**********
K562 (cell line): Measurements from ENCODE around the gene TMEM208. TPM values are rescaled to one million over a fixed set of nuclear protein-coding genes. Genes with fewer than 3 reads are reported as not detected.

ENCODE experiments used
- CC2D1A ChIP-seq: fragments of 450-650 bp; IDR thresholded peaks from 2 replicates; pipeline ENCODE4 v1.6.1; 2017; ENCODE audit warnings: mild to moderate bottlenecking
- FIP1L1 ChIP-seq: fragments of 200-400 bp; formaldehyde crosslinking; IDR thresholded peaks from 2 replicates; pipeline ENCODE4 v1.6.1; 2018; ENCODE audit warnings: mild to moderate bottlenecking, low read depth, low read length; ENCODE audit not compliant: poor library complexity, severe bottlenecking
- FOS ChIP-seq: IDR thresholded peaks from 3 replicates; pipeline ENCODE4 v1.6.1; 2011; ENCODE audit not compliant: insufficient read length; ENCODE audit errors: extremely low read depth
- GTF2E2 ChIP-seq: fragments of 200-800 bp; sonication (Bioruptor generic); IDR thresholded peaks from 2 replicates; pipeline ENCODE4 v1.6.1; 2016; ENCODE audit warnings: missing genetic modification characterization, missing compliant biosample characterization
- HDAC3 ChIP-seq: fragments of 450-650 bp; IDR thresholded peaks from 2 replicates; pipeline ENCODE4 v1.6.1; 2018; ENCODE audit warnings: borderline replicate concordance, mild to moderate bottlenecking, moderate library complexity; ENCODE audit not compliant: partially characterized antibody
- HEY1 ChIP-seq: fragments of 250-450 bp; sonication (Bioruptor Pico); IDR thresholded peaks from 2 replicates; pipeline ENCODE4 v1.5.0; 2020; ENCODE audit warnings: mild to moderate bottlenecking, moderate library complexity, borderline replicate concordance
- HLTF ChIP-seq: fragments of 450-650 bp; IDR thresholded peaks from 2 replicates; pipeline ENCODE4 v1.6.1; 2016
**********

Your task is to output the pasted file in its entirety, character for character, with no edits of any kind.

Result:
K562 (cell line): Measurements from ENCODE around the gene TMEM208. TPM values are rescaled to one million over a fixed set of nuclear protein-coding genes. Genes with fewer than 3 reads are reported as not detected.

ENCODE experiments used
- CC2D1A ChIP-seq: fragments of 450-650 bp; IDR thresholded peaks from 2 replicates; pipeline ENCODE4 v1.6.1; 2017; ENCODE audit warnings: mild to moderate bottlenecking
- FIP1L1 ChIP-seq: fragments of 200-400 bp; formaldehyde crosslinking; IDR thresholded peaks from 2 replicates; pipeline ENCODE4 v1.6.1; 2018; ENCODE audit warnings: mild to moderate bottlenecking, low read depth, low read length; ENCODE audit not compliant: poor library complexity, severe bottlenecking
- FOS ChIP-seq: IDR thresholded peaks from 3 replicates; pipeline ENCODE4 v1.6.1; 2011; ENCODE audit not compliant: insufficient read length; ENCODE audit errors: extremely low read depth
- GTF2E2 ChIP-seq: fragments of 200-800 bp; sonication (Bioruptor generic); IDR thresholded peaks from 2 replicates; pipeline ENCODE4 v1.6.1; 2016; ENCODE audit warnings: missing genetic modification characterization, missing compliant biosample characterization
- HDAC3 ChIP-seq: fragments of 450-650 bp; IDR thresholded peaks from 2 replicates; pipeline ENCODE4 v1.6.1; 2018; ENCODE audit warnings: borderline replicate concordance, mild to moderate bottlenecking, moderate library complexity; ENCODE audit not compliant: partially characterized antibody
- HEY1 ChIP-seq: fragments of 250-450 bp; sonication (Bioruptor Pico); IDR thresholded peaks from 2 replicates; pipeline ENCODE4 v1.5.0; 2020; ENCODE audit warnings: mild to moderate bottlenecking, moderate library complexity, borderline replicate concordance
- HLTF ChIP-seq: fragments of 450-650 bp; IDR thresholded peaks from 2 replicates; pipeline ENCODE4 v1.6.1; 2016